TRIPLE J INTERVIEW – SCRATCH MY NOSE
Steve Cannane talks to Scratch My Nose in Darlinghurst Sydney (2000)
This is a big ‘up your’s’ gate – it is a private gate built on a private road. We are not in America or South Africa – we are in Sydney, Darlinghurst – in the old red light district of Sydney. It is a familiar story – Yuppies move in and in hours of moving in they are complaining about prostitution, live music, pubs, gambling and homeless people – things which are all of a cities character. Yuppies will do anything to improve property prices including what they have done here, (SFX – gate rattling) by putting up a huge gate and locking it with a big chain – ending the hand jobs, head jobs, shooting up which used to go one down this alley way – in a bid to bump street prostitution into someone else’s neighbourhood.
The local residents have been lobbying council to make Darlinghurst a ‘no loitering area’ – whatever that means! In the last year 40 odd stencils saying ‘Proposed No Loitering Sign Area’ have been sprayed up and down the footpaths. In a response - a graffiti artist who lives in the area and who is part of the art group Scratch My Nose has sprayed his own proposals along the footpaths. So let’s find out what he is about:
SMN: Scratch My Nose is a multi-media group that works in many different forms – works in film, sound, performance, radio and obviously we work in street art.
SC: So there has been a bit of warfare on the pavements in Darlinghurst – hasn’t there?
SMN: Basically what has actually happened over the last 12 months – there have been signs or graffiti or street art in its own right saying ‘Proposed No Loitering Sign Area’ – and SMN has seen this as a perfect vehicle to manipulate.
SC: ‘Proposed No Loitering Sign Area’ is basically saying we do not want prostitutes in the area of Darlinghurst.
SMN: It is saying more than that. It is like - this is the last bastion – this sterile flag has been placed into the established culture of this area. It is saying we are here – our sterile ways are here. The same people who moved into this area are the same people who visited this area or were a part of this areas diverse culture – if it was the gay nightclubs, rock’n roll venues – or if it was just driving up and down William Street pointing at the transvestites.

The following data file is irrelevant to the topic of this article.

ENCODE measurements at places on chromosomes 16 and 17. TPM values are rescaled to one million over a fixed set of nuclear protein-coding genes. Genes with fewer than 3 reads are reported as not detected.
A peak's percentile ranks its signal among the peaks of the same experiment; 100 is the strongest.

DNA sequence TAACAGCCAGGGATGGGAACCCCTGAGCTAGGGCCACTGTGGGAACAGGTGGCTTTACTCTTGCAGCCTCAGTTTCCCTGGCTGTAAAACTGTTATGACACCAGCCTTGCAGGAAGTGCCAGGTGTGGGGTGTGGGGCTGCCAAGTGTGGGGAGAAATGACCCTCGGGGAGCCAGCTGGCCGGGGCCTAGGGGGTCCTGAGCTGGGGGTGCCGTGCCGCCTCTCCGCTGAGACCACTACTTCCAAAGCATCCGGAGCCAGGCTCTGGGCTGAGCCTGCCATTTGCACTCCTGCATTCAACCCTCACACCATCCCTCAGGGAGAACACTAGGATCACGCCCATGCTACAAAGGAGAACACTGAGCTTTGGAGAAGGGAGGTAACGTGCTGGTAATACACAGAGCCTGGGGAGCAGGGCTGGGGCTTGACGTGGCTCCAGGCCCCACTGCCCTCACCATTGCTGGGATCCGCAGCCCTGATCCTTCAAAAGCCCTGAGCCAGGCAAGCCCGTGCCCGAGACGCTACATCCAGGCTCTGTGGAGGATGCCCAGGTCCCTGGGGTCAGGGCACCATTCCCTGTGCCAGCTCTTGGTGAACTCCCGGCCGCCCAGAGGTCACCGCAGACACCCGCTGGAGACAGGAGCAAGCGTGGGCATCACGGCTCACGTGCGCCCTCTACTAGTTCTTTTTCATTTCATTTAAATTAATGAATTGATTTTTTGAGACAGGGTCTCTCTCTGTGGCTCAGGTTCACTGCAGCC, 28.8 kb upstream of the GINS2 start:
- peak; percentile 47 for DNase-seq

SC: They have put up there little stencils – spray painted on the footpath – ‘Proposed No Loitering Sign Area’. What kind of stencils have you spray painted?
SMN: What we have attempted to do is to use the same typeface, same everything – spray directly over the top of the original graffiti and basically play on the words they have used. For example – “Proposed No Lycra Board Short Area” – like – “Prostitutes Know Loitering Stiffens the Ding-Dang-Ling-Long-Ping-Pong-Poo-Pong-King-Kong-Schlong”
SMN: And that is playing along with a lot of humour which we use in our street art.
SC: Those ‘Proposed No Loitering’ signs have been there for more then 12 months – some of yours lasted only a couple of days before someone got the black spray paint out and sprayed all over them. Who do you reckon did that?
SMN: To be honest I don’t really care who it was - that is the nature of graffiti. It is a pity as it took me 6 months to come up with the 10 or so different interesting responses. But I can always go out tomorrow night and re-stencil – can’t I!
SC: (laughing) Does it amuse you in the year that we celebrated Arthur Stace, who basically was a graffiti artist who used to write ‘Eternity’ around the streets of Sydney. Does it amuse you that – in that year – graffiti laws are getting tougher?
SMN: Of course it is amusing – totally amusing – but on the other side of things – it doesn’t matter. Sure one day I will be sitting in Surry Hills Police Station cursing that this has happened to me – but really – you know what you are doing – we are all adults.
SC: Is it arena when anyone can compete – for the price of a spray can or a felt texta you can compete?
SMN: That is the beauty of it. That is the total beauty of working on the streets. You set your own laws – you are not governed by a gallery space or a white cube – you are conformed by these ideals – you make the architecture space yours. There is a great new history of people working in public spaces – where people are bringing performance art – sound art – but not just literal sound art – but grabbing sound out of the airwaves – or prank phone calls. There was great example in the London Underground where someone (Artist – Heath Bunting) found out the phone numbers of all the public telephones and placed numbers on the internet and the phones were rung and became like a musical instrument.
SFX: Spray Can Noise
SC: Does anyone ever confront you when you do them?
SMN: All the time. One night I thought these young bully boys were going to give me a clipping around the ear – but they were just wanting to find out what you are doing in provocative way I guess. They are just wondering why you are crouching down – why you have got spray paint – they probably think you are one of the ‘good guys’ anyway – as if you have spray paint – you’re rebellious aren’t you?
Steve Cannane is a news journalist and current affairs reporter for ABC News. He currently presents The Drum on ABC News 24 and is a reporter on Lateline. Previously, Cannane worked as a reporter, producer and presenter for Triple J. He was the founding presenter of Triple J's current affairs program, Hack. Cannane in 2006 won the Walkley Award for Broadcast Interviewing for his Hack stories on "Petrol Sniffing, Pill Testing and the Cost of War.